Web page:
Confused, misdirected populist rage threatens Obama from all sides! And there's really nothing he can do! Well, there's one thing he could do.

People are angry! So mad! They're mad at AIG, for taking all the government's money, and then giving out bonuses to the idiots at AIG who made all the mistakes that led to them needing to take so much government money. And all the Obama people can do is go on TV and say "there's nothing we can do!" Which just makes people even angrier!

There is a rich history of inarticulate anti-elite rage in this country, and an even richer and scarier history of radicals and charlatans tapping into that rage for their own nefarious political purposes.

There is the populism of CNBC, where rich television personalities and commodities traders all consider themselves to be, you know, "everybody." This is the world where the elites simultaneously consider themselves to be both common men and the "winners" enraged at having to subsidize the "losers." They are actually not worth complaining about, too much, because in its current form CNBC exists mostly as a sad sideshow, which is still not quite just punishment for its crimes during The Long Bubble, but let's keep in mind that no one without money takes CNBC seriously and nowadays no one has money, anymore.

Still, their populist rage toward Obama (with "CNBC" now representing basically the entire moneyed, financially literate class) is incoherent: Obama is handing money hand-over-fist to your failing institutions, and asking only marginal concessions in return. If he were to let them fail, as other populists might have it, you'd certainly be a bit put out.

But it's on Fox where the real attempts at articulation and co-option of anti-federal government populism are happening. Glenn Beck feels your pain and reminds you that you're not alone! Then he spends an hour stoking white rage at the liberals who marginalize real Americans, or whatever.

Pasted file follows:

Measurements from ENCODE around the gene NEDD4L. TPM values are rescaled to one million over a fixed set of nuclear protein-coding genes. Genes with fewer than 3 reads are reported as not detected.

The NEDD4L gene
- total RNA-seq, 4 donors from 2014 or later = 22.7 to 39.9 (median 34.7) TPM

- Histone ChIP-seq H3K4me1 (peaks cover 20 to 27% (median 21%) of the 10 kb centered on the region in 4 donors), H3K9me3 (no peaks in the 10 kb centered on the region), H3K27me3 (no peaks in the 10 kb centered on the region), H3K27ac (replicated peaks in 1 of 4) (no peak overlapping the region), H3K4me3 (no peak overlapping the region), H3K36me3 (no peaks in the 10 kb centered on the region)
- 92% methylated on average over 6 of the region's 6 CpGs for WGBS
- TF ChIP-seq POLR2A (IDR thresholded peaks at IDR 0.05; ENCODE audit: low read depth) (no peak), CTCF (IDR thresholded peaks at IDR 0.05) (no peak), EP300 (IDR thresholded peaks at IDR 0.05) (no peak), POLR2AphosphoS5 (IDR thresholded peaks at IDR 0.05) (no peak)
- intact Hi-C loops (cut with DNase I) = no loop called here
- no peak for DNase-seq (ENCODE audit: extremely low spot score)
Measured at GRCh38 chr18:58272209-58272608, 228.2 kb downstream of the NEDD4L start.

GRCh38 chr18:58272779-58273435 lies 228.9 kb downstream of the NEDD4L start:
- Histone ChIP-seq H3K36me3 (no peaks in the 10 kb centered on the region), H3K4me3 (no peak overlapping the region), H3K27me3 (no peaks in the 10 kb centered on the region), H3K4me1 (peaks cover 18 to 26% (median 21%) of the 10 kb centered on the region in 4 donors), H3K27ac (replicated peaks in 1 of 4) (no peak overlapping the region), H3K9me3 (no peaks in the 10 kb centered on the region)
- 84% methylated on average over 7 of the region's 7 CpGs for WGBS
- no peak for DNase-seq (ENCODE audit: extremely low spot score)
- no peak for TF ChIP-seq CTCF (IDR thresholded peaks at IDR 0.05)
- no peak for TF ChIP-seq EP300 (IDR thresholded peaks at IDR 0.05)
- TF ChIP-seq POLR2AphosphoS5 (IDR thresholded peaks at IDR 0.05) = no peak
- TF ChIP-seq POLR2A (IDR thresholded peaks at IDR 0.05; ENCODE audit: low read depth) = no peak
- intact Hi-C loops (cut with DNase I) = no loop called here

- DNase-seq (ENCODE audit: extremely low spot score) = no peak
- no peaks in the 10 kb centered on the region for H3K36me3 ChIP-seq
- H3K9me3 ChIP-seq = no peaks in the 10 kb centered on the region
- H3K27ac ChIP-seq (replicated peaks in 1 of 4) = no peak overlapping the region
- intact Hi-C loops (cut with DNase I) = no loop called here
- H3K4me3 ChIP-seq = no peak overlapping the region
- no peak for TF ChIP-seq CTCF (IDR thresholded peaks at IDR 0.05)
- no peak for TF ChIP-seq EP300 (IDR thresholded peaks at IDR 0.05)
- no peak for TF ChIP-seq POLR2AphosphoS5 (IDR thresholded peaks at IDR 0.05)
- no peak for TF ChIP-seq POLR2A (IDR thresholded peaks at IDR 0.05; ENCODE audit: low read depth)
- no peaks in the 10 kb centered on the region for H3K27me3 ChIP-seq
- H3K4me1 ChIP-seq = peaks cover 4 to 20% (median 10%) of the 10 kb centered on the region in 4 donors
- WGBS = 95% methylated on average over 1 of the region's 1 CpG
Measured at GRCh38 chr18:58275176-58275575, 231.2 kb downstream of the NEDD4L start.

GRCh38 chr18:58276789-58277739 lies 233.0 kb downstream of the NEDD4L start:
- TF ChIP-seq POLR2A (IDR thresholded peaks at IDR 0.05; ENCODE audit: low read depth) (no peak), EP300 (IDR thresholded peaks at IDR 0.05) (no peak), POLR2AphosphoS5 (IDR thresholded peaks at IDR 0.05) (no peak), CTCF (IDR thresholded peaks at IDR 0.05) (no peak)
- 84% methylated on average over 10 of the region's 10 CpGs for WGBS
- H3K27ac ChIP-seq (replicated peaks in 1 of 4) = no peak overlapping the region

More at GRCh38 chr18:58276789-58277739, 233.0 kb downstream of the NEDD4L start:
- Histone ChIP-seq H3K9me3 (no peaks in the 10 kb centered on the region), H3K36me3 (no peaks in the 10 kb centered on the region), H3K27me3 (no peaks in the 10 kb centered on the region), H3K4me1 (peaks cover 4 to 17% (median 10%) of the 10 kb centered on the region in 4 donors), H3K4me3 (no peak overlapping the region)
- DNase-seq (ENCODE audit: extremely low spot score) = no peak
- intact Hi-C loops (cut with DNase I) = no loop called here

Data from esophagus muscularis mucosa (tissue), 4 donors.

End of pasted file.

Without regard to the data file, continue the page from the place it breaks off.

But when people like Mike Huckabee claim Barack Obama's bank bailout plan is the sort of thing Lenin and Stalin would love, you gotta wonder what they're even attempting to accomplish. Right-wing economic populism works best when its directed at foreigners and the other. You know, Pat Buchanan raving about the Mexicans and the Japanese. When you start encouraging people to get pissed off at bankers you're just leaving the door open for people like Bill Wharton, the editor of Socialist Magazine. Billy has a very entertaining editorial in the Washington Post yesterday about how we should be all be so lucky to have a real socialist president.

Socialists support nationalization and see it as a means of creating a banking system that acts like a highly regulated public utility. The banks would then cease to be sinkholes for public funds or financial versions of casinos and would become essential to reenergizing productive sectors of the economy.

The same holds true for health care. A national health insurance system as embodied in the single-payer health plan reintroduced in legislation this year by Rep. John Conyers Jr. (D-Mich.), makes perfect sense to us. That bill would provide comprehensive coverage, offer a full range of choice of doctors and services and eliminate the primary cause of personal bankruptcy — health-care bills.

See? Doesn't that all sound so nice? Doesn't that sound like the best answer to right-wing pundits' sputtering rage at Wall Street bonuses and how the Obamas don't have a plan to bail out main street?

So if Obama wants to head off this supposed populist insurrection, he should probably seize all the banks.